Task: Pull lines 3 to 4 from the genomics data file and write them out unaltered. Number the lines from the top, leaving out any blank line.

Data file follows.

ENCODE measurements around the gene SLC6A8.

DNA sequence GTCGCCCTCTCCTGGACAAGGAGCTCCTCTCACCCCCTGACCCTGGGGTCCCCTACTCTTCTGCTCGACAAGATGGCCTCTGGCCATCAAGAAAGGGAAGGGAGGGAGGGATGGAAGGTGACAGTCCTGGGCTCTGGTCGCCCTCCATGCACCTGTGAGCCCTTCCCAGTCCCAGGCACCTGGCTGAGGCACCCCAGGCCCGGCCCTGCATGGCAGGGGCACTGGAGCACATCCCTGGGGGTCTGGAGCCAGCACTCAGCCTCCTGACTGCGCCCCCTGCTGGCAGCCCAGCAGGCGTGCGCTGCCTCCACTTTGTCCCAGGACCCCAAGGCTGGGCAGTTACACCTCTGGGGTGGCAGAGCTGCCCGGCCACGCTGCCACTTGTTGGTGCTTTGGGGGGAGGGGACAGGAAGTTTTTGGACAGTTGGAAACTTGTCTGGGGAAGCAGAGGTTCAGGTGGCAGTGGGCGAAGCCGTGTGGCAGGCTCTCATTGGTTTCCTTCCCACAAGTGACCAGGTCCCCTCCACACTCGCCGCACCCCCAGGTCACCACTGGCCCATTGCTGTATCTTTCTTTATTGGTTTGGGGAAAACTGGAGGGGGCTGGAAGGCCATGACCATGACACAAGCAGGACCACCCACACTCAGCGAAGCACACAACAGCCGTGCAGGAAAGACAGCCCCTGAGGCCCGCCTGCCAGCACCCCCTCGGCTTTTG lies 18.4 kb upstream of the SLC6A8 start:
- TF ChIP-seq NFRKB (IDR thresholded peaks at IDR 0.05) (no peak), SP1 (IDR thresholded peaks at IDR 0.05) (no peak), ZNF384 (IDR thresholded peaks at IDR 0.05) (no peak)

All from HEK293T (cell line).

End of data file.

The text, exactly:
- TF ChIP-seq NFRKB (IDR thresholded peaks at IDR 0.05) (no peak), SP1 (IDR thresholded peaks at IDR 0.05) (no peak), ZNF384 (IDR thresholded peaks at IDR 0.05) (no peak)

All from HEK293T (cell line).